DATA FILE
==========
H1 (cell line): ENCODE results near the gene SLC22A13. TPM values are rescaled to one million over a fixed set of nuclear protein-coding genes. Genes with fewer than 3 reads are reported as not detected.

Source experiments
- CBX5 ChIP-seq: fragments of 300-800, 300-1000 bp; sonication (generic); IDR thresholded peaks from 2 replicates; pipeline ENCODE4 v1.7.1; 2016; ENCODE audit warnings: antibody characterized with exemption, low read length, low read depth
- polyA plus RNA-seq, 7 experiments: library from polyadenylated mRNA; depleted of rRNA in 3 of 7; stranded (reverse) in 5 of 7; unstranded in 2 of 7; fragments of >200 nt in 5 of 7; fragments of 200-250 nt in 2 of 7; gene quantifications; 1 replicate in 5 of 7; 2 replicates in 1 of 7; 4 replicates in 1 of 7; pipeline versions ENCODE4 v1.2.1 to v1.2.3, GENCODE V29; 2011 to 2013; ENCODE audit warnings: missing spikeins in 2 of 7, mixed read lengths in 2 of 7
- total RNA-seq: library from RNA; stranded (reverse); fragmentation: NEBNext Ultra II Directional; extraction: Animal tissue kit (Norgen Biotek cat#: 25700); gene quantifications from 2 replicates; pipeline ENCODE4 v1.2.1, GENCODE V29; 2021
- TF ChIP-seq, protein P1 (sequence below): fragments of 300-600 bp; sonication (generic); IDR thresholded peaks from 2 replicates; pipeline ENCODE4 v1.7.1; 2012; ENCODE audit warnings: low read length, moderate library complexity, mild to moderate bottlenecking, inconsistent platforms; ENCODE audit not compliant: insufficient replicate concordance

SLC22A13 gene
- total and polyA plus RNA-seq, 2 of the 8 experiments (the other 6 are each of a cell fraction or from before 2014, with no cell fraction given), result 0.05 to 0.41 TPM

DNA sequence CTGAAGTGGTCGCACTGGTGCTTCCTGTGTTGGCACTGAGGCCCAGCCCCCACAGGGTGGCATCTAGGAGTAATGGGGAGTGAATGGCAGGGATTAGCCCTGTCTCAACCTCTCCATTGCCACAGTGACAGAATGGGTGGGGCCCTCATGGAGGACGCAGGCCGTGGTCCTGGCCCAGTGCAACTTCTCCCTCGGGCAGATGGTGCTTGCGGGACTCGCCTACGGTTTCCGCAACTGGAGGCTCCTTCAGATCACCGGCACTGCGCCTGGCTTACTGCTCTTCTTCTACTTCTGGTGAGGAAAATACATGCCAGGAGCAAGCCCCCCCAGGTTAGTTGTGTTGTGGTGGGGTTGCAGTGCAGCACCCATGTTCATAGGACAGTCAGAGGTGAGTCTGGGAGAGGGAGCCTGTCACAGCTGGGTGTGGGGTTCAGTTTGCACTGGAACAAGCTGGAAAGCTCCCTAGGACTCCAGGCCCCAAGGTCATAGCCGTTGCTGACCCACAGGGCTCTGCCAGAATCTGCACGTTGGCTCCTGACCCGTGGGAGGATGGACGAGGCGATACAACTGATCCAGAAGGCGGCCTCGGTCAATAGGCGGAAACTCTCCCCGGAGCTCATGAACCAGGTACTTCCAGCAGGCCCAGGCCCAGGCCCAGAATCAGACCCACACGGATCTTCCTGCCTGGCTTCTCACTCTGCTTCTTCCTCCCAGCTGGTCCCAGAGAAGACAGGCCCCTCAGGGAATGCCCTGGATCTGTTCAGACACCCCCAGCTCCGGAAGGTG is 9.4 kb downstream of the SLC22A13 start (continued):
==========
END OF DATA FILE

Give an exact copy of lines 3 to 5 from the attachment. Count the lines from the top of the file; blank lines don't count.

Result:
- CBX5 ChIP-seq: fragments of 300-800, 300-1000 bp; sonication (generic); IDR thresholded peaks from 2 replicates; pipeline ENCODE4 v1.7.1; 2016; ENCODE audit warnings: antibody characterized with exemption, low read length, low read depth
- polyA plus RNA-seq, 7 experiments: library from polyadenylated mRNA; depleted of rRNA in 3 of 7; stranded (reverse) in 5 of 7; unstranded in 2 of 7; fragments of >200 nt in 5 of 7; fragments of 200-250 nt in 2 of 7; gene quantifications; 1 replicate in 5 of 7; 2 replicates in 1 of 7; 4 replicates in 1 of 7; pipeline versions ENCODE4 v1.2.1 to v1.2.3, GENCODE V29; 2011 to 2013; ENCODE audit warnings: missing spikeins in 2 of 7, mixed read lengths in 2 of 7
- total RNA-seq: library from RNA; stranded (reverse); fragmentation: NEBNext Ultra II Directional; extraction: Animal tissue kit (Norgen Biotek cat#: 25700); gene quantifications from 2 replicates; pipeline ENCODE4 v1.2.1, GENCODE V29; 2021